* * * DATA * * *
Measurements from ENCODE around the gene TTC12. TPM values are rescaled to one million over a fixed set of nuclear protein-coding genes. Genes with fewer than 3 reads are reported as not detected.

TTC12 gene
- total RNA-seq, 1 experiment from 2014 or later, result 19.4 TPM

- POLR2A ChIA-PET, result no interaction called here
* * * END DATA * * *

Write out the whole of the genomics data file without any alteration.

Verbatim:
Measurements from ENCODE around the gene TTC12. TPM values are rescaled to one million over a fixed set of nuclear protein-coding genes. Genes with fewer than 3 reads are reported as not detected.

TTC12 gene
- total RNA-seq, 1 experiment from 2014 or later, result 19.4 TPM

- POLR2A ChIA-PET, result no interaction called here